So many stoves - so few chimneys. I must be coal-stone crazy.

dustyashpan
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Posts: 42
Joined: Tue. Dec. 17, 2013 2:30 pm
Hand Fed Coal Stove: Atlanta Homesteader, Harman
Baseburners & Antiques: Radiant Medal Dockash No.150 baseheater
Coal Size/Type: nut stove pea

Post Sat. Dec. 21, 2013 9:01 pm

ask any stove co. tech about overfire condition. first thing they say "its getting air from somewhere, look for leaks". every time I saw overfire condition was leaky stove. never overdraft from chimney. draft easily controlled with airtight design, main draft knob. baro & wind affect it some, not contantly daily chronic overfire. high baro makes car run better too. only slightly better. it don't add 100 hp every day. maybe 10 hp one day. chronic overfire condition is the setup, usually air leak somewhere.

Visit Hitzer Stoves

dustyashpan
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Posts: 42
Joined: Tue. Dec. 17, 2013 2:30 pm
Hand Fed Coal Stove: Atlanta Homesteader, Harman
Baseburners & Antiques: Radiant Medal Dockash No.150 baseheater
Coal Size/Type: nut stove pea

Post Sat. Dec. 21, 2013 9:14 pm

Lightning wrote:Yes I compassionately call that the yoyo effect. It was a miserable point in my life where I was forced up and down the basement stairs several times a day to adjust my primary combustion air control. The barometric fixed all of that hahaha.
confused now-you said opening secondary above fire vents increased the poor draft in your stove & worked every time. now baro is miracle cure & don't even have to go downstairs near stove. which is it now ? would be interesting to see what your stove pulls on manometer with all drafts closed, mpd open, and baro closed. start there base reading. if its not zero manometer, guess what it leaks. mines been running no baro, no mpd, factory fixed slit above fire bleeds nonadjustable, no more than 3/4 turn open draft, for 20 winters. no downstairs, sits next to me in living room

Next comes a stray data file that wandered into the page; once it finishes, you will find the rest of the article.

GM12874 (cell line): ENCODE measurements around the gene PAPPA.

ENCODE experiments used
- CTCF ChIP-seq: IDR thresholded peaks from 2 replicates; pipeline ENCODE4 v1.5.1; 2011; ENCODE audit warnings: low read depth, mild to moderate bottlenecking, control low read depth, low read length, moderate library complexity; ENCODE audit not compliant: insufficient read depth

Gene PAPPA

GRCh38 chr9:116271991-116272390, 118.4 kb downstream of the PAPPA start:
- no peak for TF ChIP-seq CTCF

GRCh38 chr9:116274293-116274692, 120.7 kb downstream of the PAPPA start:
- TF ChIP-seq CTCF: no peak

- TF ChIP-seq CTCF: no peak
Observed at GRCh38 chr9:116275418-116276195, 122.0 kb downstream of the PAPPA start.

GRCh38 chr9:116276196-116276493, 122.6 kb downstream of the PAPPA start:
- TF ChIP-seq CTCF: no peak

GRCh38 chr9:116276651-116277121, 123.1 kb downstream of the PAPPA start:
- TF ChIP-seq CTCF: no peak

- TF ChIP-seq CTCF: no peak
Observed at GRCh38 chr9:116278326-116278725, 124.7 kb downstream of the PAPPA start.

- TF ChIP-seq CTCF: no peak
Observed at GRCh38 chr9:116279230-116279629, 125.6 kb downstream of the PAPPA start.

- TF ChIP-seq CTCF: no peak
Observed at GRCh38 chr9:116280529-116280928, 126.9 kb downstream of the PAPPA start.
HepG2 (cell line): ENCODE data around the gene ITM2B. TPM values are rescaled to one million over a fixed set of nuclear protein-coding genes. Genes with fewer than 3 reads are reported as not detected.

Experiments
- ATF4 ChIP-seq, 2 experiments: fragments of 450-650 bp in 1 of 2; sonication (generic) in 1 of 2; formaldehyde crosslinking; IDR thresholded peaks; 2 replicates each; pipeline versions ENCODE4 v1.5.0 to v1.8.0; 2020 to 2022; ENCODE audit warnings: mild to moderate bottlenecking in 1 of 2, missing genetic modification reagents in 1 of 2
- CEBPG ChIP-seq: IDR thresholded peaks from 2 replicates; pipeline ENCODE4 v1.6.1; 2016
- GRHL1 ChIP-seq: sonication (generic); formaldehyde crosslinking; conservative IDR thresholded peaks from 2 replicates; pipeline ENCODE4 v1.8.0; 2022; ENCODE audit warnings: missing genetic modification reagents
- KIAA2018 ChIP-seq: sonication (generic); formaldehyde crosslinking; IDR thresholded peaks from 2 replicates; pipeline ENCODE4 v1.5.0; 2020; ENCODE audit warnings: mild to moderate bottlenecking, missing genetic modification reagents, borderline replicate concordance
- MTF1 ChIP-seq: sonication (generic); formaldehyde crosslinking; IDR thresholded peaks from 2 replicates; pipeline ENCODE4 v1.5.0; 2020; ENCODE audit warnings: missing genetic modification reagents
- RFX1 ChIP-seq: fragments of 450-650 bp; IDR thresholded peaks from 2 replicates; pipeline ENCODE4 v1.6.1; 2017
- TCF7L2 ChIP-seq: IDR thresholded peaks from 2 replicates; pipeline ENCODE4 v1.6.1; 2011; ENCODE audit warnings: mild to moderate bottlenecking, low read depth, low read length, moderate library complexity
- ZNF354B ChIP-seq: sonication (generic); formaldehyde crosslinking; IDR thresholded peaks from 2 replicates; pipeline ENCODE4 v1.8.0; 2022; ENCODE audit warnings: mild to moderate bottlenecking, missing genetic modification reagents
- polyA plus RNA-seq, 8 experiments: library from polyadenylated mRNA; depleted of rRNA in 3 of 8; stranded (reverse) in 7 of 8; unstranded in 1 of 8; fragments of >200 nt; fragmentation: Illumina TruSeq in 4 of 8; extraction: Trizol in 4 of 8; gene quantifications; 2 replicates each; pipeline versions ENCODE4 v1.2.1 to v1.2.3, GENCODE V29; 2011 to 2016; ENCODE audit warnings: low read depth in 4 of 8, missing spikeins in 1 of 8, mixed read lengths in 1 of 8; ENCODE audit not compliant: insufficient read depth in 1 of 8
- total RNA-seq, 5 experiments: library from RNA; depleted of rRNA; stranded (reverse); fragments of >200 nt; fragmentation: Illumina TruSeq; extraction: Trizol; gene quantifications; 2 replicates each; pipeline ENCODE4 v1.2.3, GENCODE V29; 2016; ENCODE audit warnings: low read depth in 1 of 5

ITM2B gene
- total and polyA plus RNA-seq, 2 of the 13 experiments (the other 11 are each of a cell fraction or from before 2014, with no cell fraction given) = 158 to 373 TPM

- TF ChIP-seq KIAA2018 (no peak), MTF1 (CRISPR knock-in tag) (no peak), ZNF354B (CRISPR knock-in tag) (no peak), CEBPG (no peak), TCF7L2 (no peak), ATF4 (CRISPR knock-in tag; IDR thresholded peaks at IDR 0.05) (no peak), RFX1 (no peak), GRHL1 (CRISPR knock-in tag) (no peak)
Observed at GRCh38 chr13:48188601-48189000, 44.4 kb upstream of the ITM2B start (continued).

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Lightning
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Posts: 8300
Joined: Wed. Nov. 16, 2011 9:51 am
Hand Fed Coal Furnace: Overmodified/Bored out Clayton 1537
Coal Size/Type: Anthracite/Awesome Size
Location: Olean, NY

Post Sun. Dec. 22, 2013 9:49 am

I'm sorry but I'm not interested in pursuing a debate with someone who thinks a manometer measures volume instead of pressure. I think you need to rethink some of your basic physics principles. I don't have any further comment.

bucksnort
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Posts: 26
Joined: Sun. Jan. 06, 2013 6:14 pm
Hand Fed Coal Stove: DS Machine Basement #4
Coal Size/Type: Hard Nut Coal
Stove/Furnace Make: DS Machine
Stove/Furnace Model: Basement #4
Location: Northern Cambria, Pa

Post Sat. Dec. 28, 2013 8:47 am

Well I stalled a stainless steel chimney cap and it hasn't appeared to have much affect on the draft, as most said it wouldn't. However its probably a good thing to have anyway. Still waiting on the monometer I ordered to come in to get some draft readings...